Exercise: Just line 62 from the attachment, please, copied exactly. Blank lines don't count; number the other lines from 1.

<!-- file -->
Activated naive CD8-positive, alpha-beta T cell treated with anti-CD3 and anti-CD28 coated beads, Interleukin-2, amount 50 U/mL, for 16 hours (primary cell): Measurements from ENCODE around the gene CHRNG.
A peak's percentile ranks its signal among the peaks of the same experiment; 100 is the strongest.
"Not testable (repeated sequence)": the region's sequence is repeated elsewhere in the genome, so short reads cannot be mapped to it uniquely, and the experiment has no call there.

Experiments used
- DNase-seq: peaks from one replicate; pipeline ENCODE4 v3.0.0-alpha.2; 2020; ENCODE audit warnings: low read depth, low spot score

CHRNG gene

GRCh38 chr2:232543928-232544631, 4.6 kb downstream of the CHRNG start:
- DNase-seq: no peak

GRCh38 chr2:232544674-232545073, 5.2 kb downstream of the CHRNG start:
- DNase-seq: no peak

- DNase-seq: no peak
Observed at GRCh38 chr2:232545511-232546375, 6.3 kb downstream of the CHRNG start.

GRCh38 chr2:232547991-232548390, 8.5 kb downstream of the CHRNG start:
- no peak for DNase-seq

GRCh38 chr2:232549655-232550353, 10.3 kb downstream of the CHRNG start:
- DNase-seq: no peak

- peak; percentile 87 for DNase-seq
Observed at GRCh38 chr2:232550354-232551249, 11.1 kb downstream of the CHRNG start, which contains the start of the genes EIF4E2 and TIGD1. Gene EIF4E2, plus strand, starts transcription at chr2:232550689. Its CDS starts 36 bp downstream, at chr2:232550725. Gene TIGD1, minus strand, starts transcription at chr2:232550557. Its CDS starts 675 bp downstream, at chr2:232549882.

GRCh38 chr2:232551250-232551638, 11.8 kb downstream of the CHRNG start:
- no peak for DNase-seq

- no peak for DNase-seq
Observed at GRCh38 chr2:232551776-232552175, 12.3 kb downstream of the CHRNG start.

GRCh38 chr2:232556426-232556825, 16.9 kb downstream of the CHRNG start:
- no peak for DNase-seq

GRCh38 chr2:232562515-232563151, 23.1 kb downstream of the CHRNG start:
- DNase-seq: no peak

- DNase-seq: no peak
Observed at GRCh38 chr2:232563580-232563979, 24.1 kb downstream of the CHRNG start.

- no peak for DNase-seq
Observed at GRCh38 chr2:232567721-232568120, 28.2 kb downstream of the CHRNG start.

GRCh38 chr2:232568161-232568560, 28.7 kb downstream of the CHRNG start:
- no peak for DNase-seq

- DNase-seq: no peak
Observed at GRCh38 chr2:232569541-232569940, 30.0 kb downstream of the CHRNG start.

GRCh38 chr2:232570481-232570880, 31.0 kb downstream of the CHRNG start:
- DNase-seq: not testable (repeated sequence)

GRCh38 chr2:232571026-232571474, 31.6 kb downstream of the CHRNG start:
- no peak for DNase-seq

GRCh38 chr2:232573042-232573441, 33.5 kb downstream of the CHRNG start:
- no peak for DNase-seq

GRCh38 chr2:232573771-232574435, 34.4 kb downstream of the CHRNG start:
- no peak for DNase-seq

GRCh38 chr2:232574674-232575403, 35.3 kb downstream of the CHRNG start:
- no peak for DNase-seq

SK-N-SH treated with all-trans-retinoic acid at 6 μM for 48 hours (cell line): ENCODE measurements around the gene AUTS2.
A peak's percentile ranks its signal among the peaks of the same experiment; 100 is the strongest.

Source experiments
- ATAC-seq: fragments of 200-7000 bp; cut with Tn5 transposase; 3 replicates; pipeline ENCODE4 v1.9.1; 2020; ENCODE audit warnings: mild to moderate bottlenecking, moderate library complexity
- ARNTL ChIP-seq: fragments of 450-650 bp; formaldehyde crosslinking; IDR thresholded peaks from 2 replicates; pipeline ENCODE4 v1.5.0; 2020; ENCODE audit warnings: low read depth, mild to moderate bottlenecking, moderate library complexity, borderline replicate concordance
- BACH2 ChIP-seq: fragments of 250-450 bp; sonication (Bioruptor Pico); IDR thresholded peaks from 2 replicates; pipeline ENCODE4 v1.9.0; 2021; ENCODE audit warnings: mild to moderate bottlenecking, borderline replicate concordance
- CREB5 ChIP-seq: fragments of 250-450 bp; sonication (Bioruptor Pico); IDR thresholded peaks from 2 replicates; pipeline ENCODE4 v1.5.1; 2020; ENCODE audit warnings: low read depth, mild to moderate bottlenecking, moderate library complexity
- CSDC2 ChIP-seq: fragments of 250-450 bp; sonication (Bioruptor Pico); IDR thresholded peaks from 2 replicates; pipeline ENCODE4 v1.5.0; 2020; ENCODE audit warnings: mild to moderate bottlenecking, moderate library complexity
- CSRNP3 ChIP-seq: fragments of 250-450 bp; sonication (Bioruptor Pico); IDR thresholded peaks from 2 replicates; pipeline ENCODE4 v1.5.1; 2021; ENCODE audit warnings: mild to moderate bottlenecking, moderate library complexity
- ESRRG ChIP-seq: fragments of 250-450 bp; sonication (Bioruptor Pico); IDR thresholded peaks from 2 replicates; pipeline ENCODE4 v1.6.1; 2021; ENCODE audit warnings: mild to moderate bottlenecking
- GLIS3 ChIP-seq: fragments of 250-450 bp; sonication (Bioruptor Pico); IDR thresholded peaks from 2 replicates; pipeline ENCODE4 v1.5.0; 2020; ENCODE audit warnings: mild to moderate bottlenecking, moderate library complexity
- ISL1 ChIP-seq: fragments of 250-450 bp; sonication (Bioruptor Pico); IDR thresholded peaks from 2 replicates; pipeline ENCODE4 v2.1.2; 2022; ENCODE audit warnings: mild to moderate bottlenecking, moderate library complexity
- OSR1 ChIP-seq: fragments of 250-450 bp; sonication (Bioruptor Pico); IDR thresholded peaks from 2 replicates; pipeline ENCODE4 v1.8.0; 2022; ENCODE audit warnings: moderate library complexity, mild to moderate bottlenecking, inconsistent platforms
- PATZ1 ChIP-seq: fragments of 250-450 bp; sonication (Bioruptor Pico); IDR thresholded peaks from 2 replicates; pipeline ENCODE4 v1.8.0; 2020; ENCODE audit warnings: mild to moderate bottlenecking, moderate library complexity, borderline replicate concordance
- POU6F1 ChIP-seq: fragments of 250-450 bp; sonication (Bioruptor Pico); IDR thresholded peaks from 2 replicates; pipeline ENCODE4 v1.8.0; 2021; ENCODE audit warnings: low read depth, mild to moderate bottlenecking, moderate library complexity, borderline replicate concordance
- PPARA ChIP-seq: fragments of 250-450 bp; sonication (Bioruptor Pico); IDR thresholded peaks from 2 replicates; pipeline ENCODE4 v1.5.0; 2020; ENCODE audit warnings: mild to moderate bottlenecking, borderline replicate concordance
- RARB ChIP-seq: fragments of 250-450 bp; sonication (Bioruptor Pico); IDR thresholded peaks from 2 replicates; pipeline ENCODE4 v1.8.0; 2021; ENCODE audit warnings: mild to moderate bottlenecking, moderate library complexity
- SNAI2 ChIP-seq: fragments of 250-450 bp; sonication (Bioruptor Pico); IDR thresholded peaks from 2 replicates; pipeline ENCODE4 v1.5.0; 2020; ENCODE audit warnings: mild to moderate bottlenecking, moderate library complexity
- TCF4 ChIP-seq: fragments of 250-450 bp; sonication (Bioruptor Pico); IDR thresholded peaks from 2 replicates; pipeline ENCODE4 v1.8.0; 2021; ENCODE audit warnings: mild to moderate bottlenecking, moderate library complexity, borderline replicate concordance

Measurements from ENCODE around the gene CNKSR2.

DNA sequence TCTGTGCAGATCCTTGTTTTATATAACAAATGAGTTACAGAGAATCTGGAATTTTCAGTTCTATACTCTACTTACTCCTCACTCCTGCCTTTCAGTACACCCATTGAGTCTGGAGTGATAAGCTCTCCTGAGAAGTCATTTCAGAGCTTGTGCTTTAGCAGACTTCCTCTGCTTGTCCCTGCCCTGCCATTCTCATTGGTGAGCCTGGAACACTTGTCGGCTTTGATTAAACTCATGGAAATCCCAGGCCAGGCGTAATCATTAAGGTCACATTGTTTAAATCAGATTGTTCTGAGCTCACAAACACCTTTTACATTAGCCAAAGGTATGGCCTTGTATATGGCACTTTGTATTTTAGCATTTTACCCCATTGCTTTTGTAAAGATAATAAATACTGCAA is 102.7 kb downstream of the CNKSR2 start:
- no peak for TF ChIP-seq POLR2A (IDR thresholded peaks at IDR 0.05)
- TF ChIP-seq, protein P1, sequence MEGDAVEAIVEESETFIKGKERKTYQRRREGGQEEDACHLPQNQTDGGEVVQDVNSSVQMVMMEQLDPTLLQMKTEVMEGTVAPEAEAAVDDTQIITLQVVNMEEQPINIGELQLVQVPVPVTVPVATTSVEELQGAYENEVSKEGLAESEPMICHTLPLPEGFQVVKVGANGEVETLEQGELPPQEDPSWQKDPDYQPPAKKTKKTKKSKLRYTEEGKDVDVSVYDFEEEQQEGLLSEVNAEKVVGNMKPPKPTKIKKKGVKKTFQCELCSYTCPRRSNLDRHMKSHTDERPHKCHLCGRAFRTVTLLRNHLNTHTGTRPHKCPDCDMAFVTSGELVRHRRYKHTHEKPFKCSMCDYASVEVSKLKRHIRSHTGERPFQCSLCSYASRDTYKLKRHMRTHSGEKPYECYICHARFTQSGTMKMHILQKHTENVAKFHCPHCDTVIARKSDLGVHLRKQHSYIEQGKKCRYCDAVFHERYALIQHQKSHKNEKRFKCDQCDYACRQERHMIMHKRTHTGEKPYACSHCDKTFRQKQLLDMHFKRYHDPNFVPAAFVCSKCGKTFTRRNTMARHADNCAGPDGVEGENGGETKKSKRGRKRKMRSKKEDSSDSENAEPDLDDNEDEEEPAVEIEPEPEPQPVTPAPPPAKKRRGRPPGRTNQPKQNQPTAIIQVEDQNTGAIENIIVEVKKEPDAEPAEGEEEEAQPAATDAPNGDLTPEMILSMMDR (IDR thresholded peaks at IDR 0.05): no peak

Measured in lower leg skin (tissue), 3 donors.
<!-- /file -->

- SNAI2 ChIP-seq: fragments of 250-450 bp; sonication (Bioruptor Pico); IDR thresholded peaks from 2 replicates; pipeline ENCODE4 v1.5.0; 2020; ENCODE audit warnings: mild to moderate bottlenecking, moderate library complexity